10. “Respiration” feat. Common
Everything about this track is dope. I love the nod to Style Wars in the song’s opening. I love the Spanish scene-setter: “Escuchela… la ciudad respirando.” I love the way the drums don’t kick in until partway through Mos’s verse. I love the track’s refrain: “I can feel this city breathin’/ Chest heavin against the flesh of the evenin’.”
“We played against each other like puppets/ Swearin’ you got pull, when the only pull you got is the wool over your eyes/ Gettin’ knowledge in jail like a blessing in disguise/ Look in the skies for God, what you see besides the smog/ Is broken dreams flying away on the wings of the obscene/ Thoughts that people put in the air/ Places where you could get murdered over a glare/ But everything is fair/ It’s a paradox we call reality/ So keepin it real will make you casualty of abnormal normality/ Killers Born Naturally like Mickey and Mallory/ Not knowing the ways’ll get you capped like an NBA salary.” – Talib Kweli
It all coalesces to create one of the album’s better moments, including a stellar guest verse from Common – perhaps the best verse on the whole song. I’d break it down, but Common’s already done so himself. Check it out.
11. “Thieves in the Night”
“I think a lot of people go through periods of their life in music where you’re searching for something and you feel like these artists are speaking exactly what you feel. I remember specifically hearing “Thieves in the Night,” Mos Def’s verse on that was just so amazing to me – Kweli’s verse is dope too, but Mos’s verse was one of my favourite verses ever. It was speaking so much truth that I was just listening to it like, this guy’s so deep. I just remember that was an amazing time.” – Omen
Damn, if that isn’t the truth. When Omen said that to me, I knew exactly what he was feeling. Let’s start with Kweli’s verse.
“Give me the fortune, keep the fame,” said my man Louis/ I agreed, know what he mean because we live the truest lie/ I asked him why we follow the law of The Bluest Eye/ He looked at me, he thought about it, was like, “I’m clueless, why?”/ The question was rhetorical, the answer is horrible/ Our morals are out of place and got our lives full of sorrow/ And so tomorrow coming later than usual/ Waiting on someone to pity us/ While we finding beauty in the hideous.” – Talib Kweli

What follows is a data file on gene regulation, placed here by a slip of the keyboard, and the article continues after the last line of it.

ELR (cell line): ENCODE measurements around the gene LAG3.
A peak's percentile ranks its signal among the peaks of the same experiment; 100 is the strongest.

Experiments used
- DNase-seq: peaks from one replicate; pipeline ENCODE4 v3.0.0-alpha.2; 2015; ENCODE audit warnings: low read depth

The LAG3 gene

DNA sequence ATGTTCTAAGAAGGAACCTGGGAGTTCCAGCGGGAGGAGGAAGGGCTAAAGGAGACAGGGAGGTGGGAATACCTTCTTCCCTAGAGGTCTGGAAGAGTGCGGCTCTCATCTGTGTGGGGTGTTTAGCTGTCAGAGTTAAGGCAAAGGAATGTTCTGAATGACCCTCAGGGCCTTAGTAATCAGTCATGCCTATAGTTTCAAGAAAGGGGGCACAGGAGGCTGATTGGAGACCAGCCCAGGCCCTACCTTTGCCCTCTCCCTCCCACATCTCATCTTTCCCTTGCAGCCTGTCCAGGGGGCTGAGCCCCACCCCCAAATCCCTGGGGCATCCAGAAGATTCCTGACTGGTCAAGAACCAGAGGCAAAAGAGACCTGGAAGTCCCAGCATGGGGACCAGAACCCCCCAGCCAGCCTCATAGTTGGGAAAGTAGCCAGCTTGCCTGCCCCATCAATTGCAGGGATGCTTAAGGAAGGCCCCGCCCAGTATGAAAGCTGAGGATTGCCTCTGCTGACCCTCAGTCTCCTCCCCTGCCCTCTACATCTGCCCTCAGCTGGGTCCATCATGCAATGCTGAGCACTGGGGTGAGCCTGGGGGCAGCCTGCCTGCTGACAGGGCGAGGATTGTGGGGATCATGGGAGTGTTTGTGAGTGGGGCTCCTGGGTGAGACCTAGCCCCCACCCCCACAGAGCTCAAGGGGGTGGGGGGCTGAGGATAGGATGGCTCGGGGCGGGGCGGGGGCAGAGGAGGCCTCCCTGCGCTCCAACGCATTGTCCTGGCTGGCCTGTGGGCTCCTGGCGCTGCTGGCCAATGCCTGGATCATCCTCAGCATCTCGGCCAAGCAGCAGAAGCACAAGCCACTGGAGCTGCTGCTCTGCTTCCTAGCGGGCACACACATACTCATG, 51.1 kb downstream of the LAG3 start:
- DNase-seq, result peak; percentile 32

He’s rapping about a novel by Toni Morrison, which tells the story of a girl named Pecola Breedlove, who develops an inferiority complex because of the colour of her eyes and skin. It’s deep and touching – gut-wrenching, really. It’s one of Talib’s best verses on the entire album – maybe even the best of the bunch. On to Mos Def…
That alone would make most verses contenders for the greatest verse of all-time. What’s crazy is that it’s not even the best half of the verse. What comes next is a Sixth Sense/The Usual Suspects moment where everything suddenly clicks into place. Mos takes the song’s refrain and expands on it, leading to one of the album’s prime goosebumps-inducing moments (emphasis added):
“Not strong, only aggressive cause the power ain’t directed/ That’s why we are subjected to the will of the oppressive/ Not free, we only licensed, not live, we just exciting/ Cause the captors own the masters to what we writing/ Not compassionate, only polite, we well trained/ Our sincerity’s rehearsed in stage, it’s just a game/ Not good, but well behaved ’cause the cameras survey/ Most of the things that we think, do or say/ We chasing after death just to call ourselves brave/ But everyday, next man meet with the grave/ I give a damn if any fan recall my legacy/ I’m trying to live life in the sight of God’s memory like that y’all.” – Mos Def
Those last two bars… Wow. Can we agree this is the best verse on the album? It’s my frontrunner, in any case.
12. “Twice Inna Lifetime”
This track stands out for a couple reasons.
First, as a reminder that women can spit. It had been proven many times before, and it’s been proven many times since then, but it’s worth pointing out once again. Jane Doe has bars, and not once does she mention anything about her appearance or sex appeal. She demands to be treated as an emcee, and merits such.
Second, Kweli’s “intellectual masturbation with premature ejaculation” line is one for the ages. It’s not his most clever line, and not his most poignant line, but it sticks in your head.
Third, “Twice Inna Lifetime” feels more like a bonus track to me. I’ll always feel like “Thieves in the Night” is the album’s logical conclusion.